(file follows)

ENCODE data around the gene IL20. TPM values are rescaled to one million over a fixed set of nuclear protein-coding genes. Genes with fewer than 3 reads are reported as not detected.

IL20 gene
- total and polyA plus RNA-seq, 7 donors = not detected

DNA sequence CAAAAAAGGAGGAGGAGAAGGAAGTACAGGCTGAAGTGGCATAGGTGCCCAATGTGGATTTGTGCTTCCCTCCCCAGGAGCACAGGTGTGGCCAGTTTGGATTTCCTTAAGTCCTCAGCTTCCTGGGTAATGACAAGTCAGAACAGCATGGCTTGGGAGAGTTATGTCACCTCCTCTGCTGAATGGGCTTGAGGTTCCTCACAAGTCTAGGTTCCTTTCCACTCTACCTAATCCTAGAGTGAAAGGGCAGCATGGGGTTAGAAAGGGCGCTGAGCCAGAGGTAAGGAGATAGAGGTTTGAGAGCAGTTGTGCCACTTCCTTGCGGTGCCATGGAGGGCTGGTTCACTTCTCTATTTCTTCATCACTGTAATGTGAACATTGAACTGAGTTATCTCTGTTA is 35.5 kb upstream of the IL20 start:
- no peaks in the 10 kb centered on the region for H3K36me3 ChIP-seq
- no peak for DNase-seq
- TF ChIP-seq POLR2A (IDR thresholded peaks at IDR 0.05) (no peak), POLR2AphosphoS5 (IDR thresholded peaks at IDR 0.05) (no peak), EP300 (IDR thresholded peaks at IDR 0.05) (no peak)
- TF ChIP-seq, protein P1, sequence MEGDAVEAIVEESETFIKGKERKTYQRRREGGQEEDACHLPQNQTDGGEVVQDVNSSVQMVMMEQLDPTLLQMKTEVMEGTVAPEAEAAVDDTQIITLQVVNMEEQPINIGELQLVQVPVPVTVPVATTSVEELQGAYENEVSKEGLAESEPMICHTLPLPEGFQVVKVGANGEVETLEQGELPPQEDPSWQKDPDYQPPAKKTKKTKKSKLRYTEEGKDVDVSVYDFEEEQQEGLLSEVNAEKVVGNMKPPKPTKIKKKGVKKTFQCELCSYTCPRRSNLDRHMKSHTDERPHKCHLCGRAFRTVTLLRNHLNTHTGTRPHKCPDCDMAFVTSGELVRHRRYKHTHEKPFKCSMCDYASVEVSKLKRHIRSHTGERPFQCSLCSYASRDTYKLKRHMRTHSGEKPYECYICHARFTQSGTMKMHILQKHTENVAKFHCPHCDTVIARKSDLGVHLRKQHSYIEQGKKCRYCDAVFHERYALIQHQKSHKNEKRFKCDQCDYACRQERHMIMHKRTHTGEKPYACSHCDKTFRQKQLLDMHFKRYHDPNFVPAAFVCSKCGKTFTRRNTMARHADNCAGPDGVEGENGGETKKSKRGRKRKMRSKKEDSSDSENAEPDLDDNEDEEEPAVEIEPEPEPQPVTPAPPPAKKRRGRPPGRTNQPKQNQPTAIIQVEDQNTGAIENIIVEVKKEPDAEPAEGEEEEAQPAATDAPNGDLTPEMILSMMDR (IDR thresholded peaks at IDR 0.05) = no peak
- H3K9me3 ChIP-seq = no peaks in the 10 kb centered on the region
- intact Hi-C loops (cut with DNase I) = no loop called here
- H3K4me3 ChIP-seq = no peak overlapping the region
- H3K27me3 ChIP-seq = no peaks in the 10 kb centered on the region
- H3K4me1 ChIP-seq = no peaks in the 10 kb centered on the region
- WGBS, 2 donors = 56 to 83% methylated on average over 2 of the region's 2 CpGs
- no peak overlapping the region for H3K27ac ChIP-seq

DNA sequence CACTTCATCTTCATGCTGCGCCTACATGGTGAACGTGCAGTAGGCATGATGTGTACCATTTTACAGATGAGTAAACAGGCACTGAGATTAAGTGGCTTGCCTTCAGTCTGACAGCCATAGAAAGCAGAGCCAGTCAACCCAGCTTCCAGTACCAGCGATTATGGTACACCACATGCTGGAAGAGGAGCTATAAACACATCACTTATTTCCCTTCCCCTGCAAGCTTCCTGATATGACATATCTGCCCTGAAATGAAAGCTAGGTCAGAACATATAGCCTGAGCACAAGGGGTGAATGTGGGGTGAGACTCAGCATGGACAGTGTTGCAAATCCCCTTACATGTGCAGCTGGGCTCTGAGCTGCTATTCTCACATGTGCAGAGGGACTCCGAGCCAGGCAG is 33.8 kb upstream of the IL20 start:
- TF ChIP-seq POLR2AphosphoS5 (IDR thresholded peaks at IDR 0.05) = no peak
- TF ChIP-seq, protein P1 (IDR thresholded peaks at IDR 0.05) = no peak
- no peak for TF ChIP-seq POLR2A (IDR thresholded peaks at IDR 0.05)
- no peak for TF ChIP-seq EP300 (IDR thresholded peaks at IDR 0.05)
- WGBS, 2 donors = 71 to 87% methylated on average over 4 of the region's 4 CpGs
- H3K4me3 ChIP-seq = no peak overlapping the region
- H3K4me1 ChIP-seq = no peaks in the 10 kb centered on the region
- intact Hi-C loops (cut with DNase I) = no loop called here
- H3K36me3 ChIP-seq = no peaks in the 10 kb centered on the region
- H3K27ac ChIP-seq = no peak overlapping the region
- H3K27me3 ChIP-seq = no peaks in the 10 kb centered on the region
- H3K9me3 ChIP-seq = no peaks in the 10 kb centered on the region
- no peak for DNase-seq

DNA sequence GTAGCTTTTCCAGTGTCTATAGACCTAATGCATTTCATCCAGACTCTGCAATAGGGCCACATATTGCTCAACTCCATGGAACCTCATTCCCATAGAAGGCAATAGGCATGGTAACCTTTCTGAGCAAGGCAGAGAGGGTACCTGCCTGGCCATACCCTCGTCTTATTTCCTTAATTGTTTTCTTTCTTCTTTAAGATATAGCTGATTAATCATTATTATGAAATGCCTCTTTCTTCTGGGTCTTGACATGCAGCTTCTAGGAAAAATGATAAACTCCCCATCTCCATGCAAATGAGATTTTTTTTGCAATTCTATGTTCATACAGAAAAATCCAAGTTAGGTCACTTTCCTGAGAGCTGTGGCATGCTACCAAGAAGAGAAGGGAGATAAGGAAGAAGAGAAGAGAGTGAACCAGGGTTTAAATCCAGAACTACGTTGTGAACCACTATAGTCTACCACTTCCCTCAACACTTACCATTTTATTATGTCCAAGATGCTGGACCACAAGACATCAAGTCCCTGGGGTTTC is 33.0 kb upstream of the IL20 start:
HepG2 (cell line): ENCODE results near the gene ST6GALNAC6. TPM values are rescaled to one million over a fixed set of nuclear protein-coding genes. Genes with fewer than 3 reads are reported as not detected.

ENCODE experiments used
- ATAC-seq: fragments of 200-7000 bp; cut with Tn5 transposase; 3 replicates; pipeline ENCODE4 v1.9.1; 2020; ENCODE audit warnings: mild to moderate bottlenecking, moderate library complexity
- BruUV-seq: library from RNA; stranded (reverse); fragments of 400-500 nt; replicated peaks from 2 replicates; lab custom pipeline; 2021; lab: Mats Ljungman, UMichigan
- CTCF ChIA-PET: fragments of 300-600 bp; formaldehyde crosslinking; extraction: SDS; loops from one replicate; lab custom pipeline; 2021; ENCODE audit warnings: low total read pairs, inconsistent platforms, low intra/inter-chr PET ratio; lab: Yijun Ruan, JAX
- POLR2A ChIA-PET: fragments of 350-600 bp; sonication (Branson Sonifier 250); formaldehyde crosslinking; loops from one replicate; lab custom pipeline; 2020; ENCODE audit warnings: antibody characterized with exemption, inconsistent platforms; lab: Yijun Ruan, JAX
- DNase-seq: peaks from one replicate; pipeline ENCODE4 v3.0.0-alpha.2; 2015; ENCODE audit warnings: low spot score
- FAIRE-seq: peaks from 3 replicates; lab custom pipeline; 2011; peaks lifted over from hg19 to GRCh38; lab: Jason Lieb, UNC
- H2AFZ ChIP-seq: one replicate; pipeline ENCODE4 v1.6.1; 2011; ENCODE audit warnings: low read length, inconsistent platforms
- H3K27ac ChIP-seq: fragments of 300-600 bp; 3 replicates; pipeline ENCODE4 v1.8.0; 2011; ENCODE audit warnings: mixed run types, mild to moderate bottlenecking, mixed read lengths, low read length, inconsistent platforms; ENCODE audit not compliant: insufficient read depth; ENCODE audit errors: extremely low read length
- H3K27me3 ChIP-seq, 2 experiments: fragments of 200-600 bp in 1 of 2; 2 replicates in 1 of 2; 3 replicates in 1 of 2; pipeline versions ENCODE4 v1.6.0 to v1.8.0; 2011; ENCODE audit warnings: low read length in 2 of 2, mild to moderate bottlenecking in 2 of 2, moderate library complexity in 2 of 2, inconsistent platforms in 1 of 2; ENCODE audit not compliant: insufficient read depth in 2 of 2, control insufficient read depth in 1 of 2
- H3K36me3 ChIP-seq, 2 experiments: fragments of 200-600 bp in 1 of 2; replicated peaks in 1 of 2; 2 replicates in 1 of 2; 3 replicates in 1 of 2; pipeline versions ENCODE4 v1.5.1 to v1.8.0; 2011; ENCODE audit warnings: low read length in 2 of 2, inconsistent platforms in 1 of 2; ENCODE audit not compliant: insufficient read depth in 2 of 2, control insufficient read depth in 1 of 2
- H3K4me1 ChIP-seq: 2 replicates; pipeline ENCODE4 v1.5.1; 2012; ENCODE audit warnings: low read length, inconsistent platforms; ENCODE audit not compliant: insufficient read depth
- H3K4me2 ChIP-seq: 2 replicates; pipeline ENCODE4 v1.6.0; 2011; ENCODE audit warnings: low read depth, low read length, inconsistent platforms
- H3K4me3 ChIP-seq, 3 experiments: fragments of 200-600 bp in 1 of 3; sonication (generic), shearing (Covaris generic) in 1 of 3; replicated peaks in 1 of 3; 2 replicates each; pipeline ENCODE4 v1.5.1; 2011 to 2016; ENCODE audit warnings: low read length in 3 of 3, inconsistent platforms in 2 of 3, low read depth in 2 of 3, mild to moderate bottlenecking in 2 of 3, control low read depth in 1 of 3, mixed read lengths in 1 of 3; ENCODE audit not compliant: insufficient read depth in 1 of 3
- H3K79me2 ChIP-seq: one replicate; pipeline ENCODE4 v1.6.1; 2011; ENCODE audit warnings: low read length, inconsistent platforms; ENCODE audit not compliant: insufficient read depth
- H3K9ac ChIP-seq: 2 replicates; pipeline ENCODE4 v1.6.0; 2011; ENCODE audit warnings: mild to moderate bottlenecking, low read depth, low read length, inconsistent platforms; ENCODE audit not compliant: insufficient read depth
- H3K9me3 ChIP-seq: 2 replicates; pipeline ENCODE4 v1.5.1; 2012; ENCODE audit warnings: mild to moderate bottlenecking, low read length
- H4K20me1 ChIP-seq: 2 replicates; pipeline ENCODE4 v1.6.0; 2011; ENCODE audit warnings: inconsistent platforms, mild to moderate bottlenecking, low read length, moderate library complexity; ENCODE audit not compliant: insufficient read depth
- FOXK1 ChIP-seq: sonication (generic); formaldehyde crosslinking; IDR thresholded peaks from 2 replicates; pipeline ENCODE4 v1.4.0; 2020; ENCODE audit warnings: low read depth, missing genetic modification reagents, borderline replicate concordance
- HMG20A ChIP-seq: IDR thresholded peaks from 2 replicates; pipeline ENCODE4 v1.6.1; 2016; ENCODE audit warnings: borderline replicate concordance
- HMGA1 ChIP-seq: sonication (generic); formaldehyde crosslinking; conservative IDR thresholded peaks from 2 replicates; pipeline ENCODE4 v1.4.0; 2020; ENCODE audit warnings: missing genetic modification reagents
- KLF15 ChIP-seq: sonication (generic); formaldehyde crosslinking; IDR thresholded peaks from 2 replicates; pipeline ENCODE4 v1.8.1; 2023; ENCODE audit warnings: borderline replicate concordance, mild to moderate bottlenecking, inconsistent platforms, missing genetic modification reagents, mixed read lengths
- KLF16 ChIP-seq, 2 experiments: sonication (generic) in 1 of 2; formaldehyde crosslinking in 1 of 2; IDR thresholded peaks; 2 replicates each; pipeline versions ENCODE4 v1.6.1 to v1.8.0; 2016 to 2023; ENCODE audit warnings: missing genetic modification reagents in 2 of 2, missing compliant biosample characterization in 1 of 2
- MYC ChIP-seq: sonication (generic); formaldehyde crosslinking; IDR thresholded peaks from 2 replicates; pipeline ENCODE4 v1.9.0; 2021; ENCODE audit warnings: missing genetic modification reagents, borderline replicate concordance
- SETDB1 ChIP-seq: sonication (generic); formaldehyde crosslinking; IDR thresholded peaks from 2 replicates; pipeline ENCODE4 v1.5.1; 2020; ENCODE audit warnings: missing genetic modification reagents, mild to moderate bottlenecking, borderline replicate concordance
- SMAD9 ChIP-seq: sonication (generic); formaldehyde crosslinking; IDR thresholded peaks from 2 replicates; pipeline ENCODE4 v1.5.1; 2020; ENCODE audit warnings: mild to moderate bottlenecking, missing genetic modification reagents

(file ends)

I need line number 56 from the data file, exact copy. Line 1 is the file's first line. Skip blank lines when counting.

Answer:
- SETDB1 ChIP-seq: sonication (generic); formaldehyde crosslinking; IDR thresholded peaks from 2 replicates; pipeline ENCODE4 v1.5.1; 2020; ENCODE audit warnings: missing genetic modification reagents, mild to moderate bottlenecking, borderline replicate concordance